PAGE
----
When there is more light on your subject, you will be able to get the background very dark.
Say you have the same amount of light on both your subject and background. Even if your background is black, you will need to manipulate the photo later.
How to Set Up Black Background Portraits
I use a black background when I am making portraits. I only have limited experience with still life or other styles. But you can use this method with any subject you wish to photograph.
If you have some control over your lighting setup, creating black backgrounds will be easier. And if you manage your setup well, you will have to do minimal post-processing.
Choosing a black or dark coloured background will make things easier. Make sure your background does not reflect any light. Shiny surfaces or plastic sheeting are not good because they will reflect light.
I use heavy black curtains in the studio or some black stretch fabric when I travel. The stretch fabric is good because it does not wrinkle, which can reflect light.
You will need enough space to separate your subject from the background. If they are too close together, the light on your subject and on the background will be similar. You want more light on your subject.
Using Natural Light
If you are indoors and using natural light, you can position your subject close to an open door or window. Close all the other doors and window coverings. Turn off any electric lights. You want the room to be as dark as possible.
If you have a black backdrop, hang this as far back from your subject as you can. Depending on how dark the room is, this may not be necessary. Use the squinting technique I mentioned earlier to help you see where the bright areas are.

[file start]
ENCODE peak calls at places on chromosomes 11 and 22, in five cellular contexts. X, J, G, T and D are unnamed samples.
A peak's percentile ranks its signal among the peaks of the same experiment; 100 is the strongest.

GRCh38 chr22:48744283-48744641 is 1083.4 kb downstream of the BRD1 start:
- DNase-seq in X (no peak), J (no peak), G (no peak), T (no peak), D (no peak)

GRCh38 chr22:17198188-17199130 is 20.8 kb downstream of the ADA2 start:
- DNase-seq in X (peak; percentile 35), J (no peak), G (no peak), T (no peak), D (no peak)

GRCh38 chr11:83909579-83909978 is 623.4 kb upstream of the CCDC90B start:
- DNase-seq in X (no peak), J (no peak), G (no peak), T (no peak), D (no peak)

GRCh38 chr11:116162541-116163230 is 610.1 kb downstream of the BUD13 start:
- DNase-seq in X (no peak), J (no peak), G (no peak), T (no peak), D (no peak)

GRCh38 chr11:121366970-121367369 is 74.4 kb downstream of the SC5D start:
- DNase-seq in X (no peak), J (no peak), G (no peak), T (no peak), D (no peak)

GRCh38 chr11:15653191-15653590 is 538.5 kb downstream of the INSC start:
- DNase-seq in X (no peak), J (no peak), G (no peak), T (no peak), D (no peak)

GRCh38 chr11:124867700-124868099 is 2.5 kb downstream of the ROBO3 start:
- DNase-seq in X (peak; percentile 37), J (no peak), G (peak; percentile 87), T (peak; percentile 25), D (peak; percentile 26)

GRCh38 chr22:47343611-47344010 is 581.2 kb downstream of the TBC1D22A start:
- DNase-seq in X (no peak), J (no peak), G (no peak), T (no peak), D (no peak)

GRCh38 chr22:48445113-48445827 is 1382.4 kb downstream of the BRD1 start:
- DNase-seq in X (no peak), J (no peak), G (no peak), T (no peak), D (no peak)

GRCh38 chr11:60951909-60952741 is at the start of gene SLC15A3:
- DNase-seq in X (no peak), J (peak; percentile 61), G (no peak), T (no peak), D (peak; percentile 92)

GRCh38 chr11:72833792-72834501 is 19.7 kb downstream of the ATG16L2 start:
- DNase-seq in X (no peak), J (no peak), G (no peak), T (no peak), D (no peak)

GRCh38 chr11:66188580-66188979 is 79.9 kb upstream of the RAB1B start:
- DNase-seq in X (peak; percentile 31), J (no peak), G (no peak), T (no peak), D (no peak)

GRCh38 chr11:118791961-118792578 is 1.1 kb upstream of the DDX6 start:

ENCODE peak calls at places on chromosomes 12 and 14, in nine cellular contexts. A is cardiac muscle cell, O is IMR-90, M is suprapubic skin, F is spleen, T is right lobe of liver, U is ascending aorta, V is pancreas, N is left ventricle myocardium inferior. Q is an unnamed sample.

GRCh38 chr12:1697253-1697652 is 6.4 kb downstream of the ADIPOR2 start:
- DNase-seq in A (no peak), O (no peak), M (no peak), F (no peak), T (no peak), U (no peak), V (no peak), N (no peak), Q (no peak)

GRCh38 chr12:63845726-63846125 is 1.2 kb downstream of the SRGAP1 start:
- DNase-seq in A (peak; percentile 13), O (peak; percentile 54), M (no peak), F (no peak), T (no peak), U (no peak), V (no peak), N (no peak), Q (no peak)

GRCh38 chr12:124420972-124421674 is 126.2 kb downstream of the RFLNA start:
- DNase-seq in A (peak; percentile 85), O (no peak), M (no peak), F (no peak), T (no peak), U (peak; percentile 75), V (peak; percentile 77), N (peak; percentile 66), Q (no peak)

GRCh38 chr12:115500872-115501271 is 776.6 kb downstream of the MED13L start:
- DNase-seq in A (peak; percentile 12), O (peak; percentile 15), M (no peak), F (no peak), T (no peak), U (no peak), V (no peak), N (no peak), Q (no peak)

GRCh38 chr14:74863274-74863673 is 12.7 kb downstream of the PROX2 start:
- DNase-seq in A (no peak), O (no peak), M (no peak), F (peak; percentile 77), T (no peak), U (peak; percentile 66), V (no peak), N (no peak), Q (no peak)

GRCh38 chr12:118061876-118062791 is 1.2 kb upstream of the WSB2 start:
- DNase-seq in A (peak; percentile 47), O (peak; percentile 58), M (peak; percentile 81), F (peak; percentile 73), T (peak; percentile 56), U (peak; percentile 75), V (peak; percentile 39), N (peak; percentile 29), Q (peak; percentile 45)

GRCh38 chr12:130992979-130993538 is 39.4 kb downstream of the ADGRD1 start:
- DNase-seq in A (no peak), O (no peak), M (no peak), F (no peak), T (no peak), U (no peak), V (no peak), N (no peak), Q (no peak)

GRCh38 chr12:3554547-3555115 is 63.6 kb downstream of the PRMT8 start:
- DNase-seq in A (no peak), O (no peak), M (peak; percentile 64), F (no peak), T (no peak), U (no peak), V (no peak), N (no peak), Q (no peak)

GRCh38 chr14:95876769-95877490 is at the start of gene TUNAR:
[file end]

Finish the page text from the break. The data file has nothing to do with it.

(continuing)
Chose your camera angle so that you avoid seeing any light areas in the background. If you are using a backdrop, make sure you cannot see the edges or top of it in your frame.
If you can, you may need to change your lens or move the background closer to your subject. Be careful not to move the background too much.
See my article on natural light outdoor studio. You’ll learn how to set up black backgrounds for portrait photography outside.
Using Studio Strobes, Flash or a Continuous Electric Light Source
When you work with electric light sources you have more control. This goes double if you have more than one light. The same main principle applies as with using natural light. You must have more light falling on your subject than on the background.
Separation of subject and background is the best way to do this. If you are working in a small room you may have to use ‘flags’ to control the light. A flag can be anything that blocks the light you are using on your subject from affecting the background.
I use black corrugated plastic sheets. They are lightweight and easy to position. I have a collection of various sizes and use them often to help me control the light.